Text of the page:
Internationalising online programs/OER producer-consumer and co-production models
OER producer-consumer and co-production models
The Open Education Resource (OER) approach for internationalising online programmes is an evolving model and very much in its early phases of adoption. Consequently, we do not have a substantive case history from which we can draw. However, the absence of empirical data on the the future does not validate that the future won't happen!
The OER model is based on the following value propositions:
- Aligning academic practice with the core value that education is fundamentally an endeavour of sharing knowledge;
- Reducing the costs of producing expensive online courseware for individual institutions;
- Sharing the risks associated with internationalisation while enabling institutions to compete through value added services and local customisations (co-opitition model)
- Course materials developed by teams of professionals can produce high quality outputs
Existing OER approaches can be classified into two broad models:
- Producer-consumer models where an institution or consortium develop materials and release courseware under an open license which can be reused by other providers for example MIT's OpenCourseware (http://ocw.mit.edu) or the British Open University's Open Learn (http://openlearn.open.ac.uk/)
- Co-production models which encourage open and unrestricted participation aimed to leverage the benefits of mass-collaboration and the principles of self organisation, for example Wikipedia, Wikiversity, and COL's WikiEducator including the Virtual University for Small States of the Commonwealth.
Typically initiated through large foundation grants
|Initiated as community-based projects. Very often volunteer driven projects.|
| Development approach
Closed development models until published as an OER resource
|Open and participatory development models from the draft phase to completed product|
Creative Commons Non-commercial license (CC-BY-NC) is the most popular license
| Free content licenses meeting the requirements of the free cultural works definition (http://freedomdefined.org), for example Creative Commons Attribution and Share Alike licenses CC-BY and CC-BY-SA) and the GNU Free Documentation License (GNU(FDL))
| Quality assurance
Traditional academic peer review
|Open quality assurance processes derived from a “web-of-trust” model|
Content management systems typically including work flow processes, and Learning Management Systems. Mostly open source infrastructure technologies.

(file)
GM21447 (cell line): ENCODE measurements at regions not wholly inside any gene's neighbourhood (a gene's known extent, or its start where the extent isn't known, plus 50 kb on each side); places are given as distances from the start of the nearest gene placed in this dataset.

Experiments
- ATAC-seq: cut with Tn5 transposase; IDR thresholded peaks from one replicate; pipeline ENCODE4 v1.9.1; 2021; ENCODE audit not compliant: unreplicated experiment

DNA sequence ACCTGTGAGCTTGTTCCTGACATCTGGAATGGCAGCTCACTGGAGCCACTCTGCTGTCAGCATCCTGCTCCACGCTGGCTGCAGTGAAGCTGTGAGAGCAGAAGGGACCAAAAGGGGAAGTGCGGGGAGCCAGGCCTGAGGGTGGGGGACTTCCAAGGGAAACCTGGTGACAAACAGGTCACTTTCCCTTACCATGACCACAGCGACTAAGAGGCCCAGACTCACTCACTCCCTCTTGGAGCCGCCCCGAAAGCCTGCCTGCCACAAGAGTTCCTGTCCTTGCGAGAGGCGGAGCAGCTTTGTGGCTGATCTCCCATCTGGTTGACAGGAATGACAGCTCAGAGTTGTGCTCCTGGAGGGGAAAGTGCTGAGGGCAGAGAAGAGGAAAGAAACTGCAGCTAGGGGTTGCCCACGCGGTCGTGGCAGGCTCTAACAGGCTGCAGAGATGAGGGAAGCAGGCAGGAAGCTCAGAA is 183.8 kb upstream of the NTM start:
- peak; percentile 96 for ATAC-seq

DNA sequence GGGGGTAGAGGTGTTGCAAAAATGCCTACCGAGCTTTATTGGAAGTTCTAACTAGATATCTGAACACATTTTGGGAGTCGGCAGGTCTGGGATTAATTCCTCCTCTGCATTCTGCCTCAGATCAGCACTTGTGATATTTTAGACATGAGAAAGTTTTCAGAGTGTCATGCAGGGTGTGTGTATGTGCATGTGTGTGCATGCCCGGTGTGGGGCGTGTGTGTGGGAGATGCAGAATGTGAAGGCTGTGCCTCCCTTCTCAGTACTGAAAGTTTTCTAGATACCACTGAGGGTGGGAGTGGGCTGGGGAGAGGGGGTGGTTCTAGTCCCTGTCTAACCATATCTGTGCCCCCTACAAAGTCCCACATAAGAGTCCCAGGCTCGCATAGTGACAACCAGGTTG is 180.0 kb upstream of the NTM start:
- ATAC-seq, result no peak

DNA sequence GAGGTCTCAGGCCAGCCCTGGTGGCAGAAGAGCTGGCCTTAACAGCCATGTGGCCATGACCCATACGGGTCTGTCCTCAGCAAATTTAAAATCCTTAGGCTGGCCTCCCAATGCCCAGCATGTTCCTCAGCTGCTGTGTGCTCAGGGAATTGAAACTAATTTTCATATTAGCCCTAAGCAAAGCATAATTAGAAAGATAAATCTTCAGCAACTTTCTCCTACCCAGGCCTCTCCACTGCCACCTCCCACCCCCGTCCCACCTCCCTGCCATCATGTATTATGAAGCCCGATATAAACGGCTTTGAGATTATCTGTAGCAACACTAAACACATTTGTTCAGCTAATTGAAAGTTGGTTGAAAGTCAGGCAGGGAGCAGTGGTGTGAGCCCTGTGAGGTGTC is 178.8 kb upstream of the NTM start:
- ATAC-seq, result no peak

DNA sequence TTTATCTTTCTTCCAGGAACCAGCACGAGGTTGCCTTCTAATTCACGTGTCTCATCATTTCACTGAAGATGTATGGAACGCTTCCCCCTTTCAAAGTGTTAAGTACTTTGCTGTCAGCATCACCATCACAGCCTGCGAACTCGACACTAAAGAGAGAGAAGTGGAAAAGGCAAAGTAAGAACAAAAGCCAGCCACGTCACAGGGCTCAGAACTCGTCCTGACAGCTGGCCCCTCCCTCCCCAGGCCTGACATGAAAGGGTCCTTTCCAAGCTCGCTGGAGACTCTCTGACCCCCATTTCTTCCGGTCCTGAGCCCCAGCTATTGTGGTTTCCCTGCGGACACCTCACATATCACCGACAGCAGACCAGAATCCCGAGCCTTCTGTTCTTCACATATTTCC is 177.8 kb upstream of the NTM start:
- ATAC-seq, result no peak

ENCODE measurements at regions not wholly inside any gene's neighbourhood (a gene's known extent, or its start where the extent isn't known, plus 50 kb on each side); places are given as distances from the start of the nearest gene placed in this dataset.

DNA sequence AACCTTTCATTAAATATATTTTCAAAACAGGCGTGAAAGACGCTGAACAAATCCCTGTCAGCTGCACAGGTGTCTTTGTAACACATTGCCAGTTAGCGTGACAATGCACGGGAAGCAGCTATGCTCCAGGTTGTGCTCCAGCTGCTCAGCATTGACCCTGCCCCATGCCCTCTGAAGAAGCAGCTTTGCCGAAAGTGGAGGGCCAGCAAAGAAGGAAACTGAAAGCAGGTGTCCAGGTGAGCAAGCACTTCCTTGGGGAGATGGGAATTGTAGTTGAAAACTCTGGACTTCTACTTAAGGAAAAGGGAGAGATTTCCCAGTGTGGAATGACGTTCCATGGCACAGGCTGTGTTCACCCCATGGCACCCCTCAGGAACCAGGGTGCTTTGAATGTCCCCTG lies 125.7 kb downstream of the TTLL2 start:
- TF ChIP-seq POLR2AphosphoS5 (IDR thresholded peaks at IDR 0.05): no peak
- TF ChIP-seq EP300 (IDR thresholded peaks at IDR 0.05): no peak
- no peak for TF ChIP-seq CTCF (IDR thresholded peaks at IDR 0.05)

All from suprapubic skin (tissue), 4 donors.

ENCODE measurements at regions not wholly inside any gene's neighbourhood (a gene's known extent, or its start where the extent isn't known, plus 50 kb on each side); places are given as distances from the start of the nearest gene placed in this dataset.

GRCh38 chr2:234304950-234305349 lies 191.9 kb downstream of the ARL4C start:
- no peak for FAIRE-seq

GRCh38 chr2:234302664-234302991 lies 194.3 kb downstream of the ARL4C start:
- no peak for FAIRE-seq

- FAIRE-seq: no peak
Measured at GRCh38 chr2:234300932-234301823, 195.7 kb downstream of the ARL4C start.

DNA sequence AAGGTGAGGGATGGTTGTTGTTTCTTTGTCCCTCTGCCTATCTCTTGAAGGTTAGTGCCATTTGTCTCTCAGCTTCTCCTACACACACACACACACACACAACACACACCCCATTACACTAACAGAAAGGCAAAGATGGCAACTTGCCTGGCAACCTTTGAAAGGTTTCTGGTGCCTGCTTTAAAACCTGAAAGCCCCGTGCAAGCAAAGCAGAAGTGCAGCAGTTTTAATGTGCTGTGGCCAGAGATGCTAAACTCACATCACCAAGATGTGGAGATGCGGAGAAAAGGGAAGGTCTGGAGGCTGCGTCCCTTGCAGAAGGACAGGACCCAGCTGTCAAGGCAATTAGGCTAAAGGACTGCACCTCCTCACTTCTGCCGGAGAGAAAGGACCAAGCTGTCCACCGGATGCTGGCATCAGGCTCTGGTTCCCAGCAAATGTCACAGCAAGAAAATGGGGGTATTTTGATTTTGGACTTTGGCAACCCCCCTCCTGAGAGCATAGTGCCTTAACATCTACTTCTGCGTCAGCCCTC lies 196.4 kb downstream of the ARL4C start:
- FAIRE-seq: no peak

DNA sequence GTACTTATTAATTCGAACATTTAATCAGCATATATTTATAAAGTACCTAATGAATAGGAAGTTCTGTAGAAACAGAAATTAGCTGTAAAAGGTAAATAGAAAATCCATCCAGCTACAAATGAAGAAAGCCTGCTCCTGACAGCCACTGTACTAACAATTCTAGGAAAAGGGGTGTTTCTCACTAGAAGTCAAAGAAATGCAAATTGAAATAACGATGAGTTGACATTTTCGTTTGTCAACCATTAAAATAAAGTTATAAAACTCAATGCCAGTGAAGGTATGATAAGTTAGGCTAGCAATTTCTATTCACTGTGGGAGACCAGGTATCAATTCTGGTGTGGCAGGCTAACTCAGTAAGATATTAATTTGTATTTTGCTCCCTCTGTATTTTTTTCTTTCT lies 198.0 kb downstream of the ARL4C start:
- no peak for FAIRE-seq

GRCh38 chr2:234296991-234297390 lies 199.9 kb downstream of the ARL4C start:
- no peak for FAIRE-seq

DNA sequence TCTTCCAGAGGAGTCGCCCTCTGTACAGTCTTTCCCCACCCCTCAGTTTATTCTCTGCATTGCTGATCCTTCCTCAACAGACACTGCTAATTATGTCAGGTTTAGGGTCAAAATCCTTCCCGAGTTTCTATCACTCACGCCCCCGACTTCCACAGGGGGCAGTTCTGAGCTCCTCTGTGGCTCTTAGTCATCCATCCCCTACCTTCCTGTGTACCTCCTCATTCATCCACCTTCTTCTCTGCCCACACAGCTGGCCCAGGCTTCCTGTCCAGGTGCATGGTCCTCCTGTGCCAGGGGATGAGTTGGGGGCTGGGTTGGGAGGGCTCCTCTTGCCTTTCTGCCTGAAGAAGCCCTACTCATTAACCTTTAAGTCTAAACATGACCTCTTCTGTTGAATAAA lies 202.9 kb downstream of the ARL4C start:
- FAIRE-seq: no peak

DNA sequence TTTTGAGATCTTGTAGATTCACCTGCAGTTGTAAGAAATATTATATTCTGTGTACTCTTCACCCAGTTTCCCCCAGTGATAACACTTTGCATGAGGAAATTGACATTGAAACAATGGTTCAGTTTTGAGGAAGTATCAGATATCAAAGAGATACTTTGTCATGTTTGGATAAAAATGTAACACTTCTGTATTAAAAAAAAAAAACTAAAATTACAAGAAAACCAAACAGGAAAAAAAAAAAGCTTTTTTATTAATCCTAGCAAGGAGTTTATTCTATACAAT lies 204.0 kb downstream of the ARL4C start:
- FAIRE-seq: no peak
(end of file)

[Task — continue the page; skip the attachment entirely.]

|Social software tools, for example wiki technology. Typically open source software systems are deployed.|
- Institutional commitment from leadership, especially for the producer-consumer model. Given the potential for individual participation in the co-production model the barriers for participation are lower.
- Commitment to develop OERs for real courses and real students
- OERs designed for asynchronous learning situations transport to new and different environments easier than OER support materials developed for face-to-face teaching.
- Critical mass for a sustainable community – don't go it alone.
- The academic community is more important than the technology or the OERs themselves.
- Digital content is infinitely scalable
- Clarity on the value proposition for participation. Why are we doing this?
- Mass-collaboration can produce high volumes of high quality materials
Challenges and organizational readiness factors
- Incompatibility among different licensing alternatives hence the choice of license is critical when participating in OER initiatives
- Interoperability of OERs among different technology systems.
- Social software and collaboration tools for educational projects are still maturing.
- Individualism associated with Western cultures can be a barrier to participative approaches
- No proven models for economic sustainability of OERs in Higher Education.
- Intellectual property policies of participating institutions
Exit and risk mitigation strategies
Paradoxically, collaborative OER development is a low risk initiative by the very nature of free content licenses. The investment in content development is freely available for everyone to use and modify without restriction. Exit and risk mitigation strategies are closely related to the nature and extent of the online programme itself.
The term "open educational resources" was first adopted at UNESCO's 2002 Forum on the Impact of Open Courseware for Higher Education in Developing Countries funded by the William and Flora Hewlett Foundation. Open educational resources are educational materials and resources offered freely and openly for anyone to use and under some licenses re-mix, improve and redistribute. Open educational resources include:
- Learning content: full courses, course materials, content modules, learning objects, collections, and journals.
- Tools: Software to support the creation, delivery, use and improvement of open learning content including searching and organization of content,
content and learning management systems, content development tools, and on-line learning communities.
- Implementation resources: Intellectual property licenses to promote open publishing of materials, design-principles, and localization of content.
From Wikipedia ( http://en.wikipedia.org/wiki/Open_educational_resources, 1 November, 2007)